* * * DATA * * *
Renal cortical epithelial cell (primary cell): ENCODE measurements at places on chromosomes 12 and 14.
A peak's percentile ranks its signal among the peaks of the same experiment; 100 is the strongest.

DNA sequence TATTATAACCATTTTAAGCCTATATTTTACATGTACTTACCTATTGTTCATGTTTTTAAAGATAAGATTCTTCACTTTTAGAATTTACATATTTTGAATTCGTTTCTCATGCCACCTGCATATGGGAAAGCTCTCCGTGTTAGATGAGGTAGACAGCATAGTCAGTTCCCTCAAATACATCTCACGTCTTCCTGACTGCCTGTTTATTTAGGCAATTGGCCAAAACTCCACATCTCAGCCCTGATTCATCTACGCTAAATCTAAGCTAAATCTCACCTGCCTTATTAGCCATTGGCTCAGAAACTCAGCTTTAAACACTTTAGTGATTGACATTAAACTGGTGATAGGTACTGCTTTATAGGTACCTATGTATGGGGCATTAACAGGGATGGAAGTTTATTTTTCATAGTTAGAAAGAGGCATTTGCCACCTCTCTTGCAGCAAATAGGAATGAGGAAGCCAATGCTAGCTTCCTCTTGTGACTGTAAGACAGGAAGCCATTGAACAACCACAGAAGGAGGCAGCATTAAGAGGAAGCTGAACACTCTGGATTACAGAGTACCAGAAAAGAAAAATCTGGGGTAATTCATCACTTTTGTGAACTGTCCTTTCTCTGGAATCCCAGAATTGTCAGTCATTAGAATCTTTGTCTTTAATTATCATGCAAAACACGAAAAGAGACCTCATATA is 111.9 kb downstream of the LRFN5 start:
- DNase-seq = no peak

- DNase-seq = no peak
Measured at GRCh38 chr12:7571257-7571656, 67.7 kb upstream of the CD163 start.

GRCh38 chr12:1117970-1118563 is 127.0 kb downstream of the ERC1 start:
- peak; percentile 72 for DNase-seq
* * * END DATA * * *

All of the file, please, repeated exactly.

Renal cortical epithelial cell (primary cell): ENCODE measurements at places on chromosomes 12 and 14.
A peak's percentile ranks its signal among the peaks of the same experiment; 100 is the strongest.

DNA sequence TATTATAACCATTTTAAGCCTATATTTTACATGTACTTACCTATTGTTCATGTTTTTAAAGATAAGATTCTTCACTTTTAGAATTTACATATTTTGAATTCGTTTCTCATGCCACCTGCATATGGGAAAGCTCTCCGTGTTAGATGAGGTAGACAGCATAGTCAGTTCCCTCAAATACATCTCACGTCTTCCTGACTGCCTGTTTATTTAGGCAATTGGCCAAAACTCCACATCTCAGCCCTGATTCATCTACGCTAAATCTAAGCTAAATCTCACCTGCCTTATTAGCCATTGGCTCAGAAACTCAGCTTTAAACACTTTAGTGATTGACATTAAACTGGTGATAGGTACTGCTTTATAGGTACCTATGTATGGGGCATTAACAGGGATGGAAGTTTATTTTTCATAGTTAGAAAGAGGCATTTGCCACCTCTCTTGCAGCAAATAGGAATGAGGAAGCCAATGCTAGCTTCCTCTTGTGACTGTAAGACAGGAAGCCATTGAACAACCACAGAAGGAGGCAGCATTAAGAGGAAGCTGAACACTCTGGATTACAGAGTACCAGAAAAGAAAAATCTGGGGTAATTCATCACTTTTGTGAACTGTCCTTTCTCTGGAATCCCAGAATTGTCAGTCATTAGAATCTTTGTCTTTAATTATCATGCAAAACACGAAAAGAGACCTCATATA is 111.9 kb downstream of the LRFN5 start:
- DNase-seq = no peak

- DNase-seq = no peak
Measured at GRCh38 chr12:7571257-7571656, 67.7 kb upstream of the CD163 start.

GRCh38 chr12:1117970-1118563 is 127.0 kb downstream of the ERC1 start:
- peak; percentile 72 for DNase-seq